2 – Mage / cosmos — another character is in a limbo realm between life and death, and is obliged to deal with cosmic threats and issues. To survive certain onslaughts she has built a stronghold for herself, an imitation of the temple where she received her training as a child. Her memories of the real temple are so strong that the temple is an occasional setting for dreams she had in the living world. But from her stronghold in the limbo realm she can access the living and the dead. This particular character is an immortal who was forced to risk death in order to stay true to her mission, so the limbo realm is a fascinating situation for her.
    I’ve used several of the other settings you mention, but never thought consciously of them in that symbolic / archetypal way. Yet the way I used them eerily tracks with their symbolic meanings. I’m definitely going to be more intentional about this in the future, especially when I want the setting to resonate with readers. Thank you for this new “arrow” in my storytelling quiver!

    • K.M. Weiland | @KMWeiland says

      I think it’s so much fun when we encounter techniques that we knew nothing about when writing, only to discover we were instinctively using them. To me that’s the power of story theory all in a nutshell–we’re already doing what works to some extent. We just have to learn to do it with more consciousness.

  3. Wow. This podcast really made me think about the story I am writing. The settings of a small town, a hospital, and a prison, all took on a different dimension. I even looked up the symbolism of The Green Mile. Thank you.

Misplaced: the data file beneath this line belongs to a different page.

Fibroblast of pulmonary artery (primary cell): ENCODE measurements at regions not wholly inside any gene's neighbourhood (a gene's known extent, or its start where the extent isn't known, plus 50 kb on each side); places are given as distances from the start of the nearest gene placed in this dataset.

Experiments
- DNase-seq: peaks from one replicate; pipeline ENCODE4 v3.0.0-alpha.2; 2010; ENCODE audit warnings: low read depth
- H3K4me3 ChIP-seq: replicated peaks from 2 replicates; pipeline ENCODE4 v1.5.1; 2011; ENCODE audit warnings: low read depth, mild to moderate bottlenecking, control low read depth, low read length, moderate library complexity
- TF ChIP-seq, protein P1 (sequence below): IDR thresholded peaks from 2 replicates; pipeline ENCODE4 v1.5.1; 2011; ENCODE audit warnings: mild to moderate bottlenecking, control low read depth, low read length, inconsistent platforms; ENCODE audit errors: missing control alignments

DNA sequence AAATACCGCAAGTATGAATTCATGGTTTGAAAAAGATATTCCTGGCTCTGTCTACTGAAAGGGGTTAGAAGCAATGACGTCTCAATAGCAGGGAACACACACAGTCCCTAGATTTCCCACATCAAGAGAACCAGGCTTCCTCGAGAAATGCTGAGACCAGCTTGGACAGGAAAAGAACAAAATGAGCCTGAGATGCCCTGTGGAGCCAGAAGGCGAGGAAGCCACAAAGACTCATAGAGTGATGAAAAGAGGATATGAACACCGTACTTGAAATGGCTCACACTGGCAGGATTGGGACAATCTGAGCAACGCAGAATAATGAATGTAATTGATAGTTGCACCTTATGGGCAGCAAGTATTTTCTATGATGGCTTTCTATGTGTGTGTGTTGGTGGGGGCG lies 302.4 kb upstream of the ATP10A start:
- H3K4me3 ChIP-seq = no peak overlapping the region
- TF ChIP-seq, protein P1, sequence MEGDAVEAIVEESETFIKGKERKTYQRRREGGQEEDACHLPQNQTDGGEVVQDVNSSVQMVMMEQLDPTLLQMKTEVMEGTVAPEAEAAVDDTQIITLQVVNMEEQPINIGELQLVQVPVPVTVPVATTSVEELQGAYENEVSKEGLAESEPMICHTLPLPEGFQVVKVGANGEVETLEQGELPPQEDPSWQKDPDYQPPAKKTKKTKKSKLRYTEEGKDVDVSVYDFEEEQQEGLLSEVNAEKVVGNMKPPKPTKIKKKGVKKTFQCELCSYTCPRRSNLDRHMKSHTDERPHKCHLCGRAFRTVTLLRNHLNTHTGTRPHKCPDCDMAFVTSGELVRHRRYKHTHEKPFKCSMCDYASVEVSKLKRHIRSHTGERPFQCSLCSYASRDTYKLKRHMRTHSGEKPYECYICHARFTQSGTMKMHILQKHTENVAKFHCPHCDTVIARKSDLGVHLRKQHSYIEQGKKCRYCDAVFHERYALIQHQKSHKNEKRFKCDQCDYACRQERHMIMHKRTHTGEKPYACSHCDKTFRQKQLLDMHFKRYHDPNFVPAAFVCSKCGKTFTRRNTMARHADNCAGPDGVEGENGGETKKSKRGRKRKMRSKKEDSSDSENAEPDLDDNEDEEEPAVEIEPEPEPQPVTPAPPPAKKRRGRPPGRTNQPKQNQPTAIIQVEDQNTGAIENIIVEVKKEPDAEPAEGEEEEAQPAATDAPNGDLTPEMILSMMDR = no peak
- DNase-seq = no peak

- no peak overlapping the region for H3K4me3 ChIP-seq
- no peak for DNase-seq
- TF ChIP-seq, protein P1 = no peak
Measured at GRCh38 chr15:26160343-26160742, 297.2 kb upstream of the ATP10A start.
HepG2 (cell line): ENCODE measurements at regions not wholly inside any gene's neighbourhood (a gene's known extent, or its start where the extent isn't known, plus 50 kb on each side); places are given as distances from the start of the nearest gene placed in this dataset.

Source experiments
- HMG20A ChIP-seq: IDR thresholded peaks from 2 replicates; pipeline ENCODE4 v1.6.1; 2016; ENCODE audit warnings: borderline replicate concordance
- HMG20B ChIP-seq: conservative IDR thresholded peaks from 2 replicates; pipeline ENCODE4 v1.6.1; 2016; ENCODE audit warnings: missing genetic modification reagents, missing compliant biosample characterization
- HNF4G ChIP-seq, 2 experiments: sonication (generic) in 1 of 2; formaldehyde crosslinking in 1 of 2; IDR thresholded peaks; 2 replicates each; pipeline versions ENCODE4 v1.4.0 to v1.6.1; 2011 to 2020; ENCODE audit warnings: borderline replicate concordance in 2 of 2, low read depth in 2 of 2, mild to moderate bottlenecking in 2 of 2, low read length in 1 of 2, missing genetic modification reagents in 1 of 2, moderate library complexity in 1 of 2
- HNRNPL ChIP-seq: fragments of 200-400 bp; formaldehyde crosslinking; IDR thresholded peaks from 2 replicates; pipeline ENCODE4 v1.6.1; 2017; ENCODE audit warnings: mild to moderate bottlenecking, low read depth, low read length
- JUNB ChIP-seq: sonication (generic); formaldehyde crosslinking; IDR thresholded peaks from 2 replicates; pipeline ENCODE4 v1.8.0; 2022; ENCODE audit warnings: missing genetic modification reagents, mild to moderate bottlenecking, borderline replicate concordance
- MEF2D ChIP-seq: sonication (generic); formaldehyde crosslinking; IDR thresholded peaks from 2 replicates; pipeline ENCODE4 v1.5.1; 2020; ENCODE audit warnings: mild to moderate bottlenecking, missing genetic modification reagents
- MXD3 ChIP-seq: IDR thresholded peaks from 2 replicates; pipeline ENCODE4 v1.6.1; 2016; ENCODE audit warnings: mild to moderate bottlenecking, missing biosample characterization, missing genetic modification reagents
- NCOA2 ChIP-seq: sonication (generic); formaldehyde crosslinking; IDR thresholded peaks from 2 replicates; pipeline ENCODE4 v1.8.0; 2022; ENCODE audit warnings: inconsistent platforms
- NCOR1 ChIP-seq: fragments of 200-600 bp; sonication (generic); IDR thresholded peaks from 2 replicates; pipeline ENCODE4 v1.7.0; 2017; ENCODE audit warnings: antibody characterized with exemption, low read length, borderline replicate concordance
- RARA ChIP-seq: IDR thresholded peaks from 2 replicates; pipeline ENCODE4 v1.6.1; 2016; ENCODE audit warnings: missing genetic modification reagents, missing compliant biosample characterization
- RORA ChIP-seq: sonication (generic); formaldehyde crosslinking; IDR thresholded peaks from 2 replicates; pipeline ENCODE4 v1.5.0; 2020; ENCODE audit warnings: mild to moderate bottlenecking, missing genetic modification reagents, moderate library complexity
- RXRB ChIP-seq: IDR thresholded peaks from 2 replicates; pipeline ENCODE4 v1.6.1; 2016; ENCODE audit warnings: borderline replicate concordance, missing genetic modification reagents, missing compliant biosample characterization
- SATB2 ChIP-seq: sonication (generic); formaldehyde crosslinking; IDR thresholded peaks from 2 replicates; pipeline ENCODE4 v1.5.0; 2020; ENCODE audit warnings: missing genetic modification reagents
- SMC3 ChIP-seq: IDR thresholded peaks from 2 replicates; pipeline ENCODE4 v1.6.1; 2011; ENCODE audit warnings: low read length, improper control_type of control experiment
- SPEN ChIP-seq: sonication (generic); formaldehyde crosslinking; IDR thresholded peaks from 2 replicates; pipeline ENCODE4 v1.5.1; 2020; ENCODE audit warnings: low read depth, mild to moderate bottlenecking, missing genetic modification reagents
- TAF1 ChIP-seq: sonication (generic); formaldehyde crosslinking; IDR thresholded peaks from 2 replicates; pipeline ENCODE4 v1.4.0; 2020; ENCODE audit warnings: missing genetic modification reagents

• K.M. Weiland | @KMWeiland says

      The Green Mile is so great. It’s a perfect blending of reality and archetype. Have fun with your story!

  4. Thank you so much for this stunning insight into symbolism and setting. I needed this!

  5. This is awesome! Thank you for clarifying the difference between symbolic and archetypal settings and how they relate. This has given me a lot to think on.

    Random question: I know character archetypes have arcs, but do setting archetypes also have arcs? Especially since we are to treat them like characters? What would that look like?

    • K.M. Weiland | @KMWeiland says

      Interesting question. I would say… generally, no. But it’s certainly possible, depending on how the author uses them. It sounds like something fun to explore, for sure.

    • I like this idea! I’m thinking of “Elementary,” the modern Sherlock Holmes where Watson is “Joan” instead of John. Initially Sherlock’s townhouse looks dreary and broke-down, which is congruent with the state of his life: his father exiled him because of his heroin addiction. Sherlock grouses that his father chose the more squalid of his properties to send him to.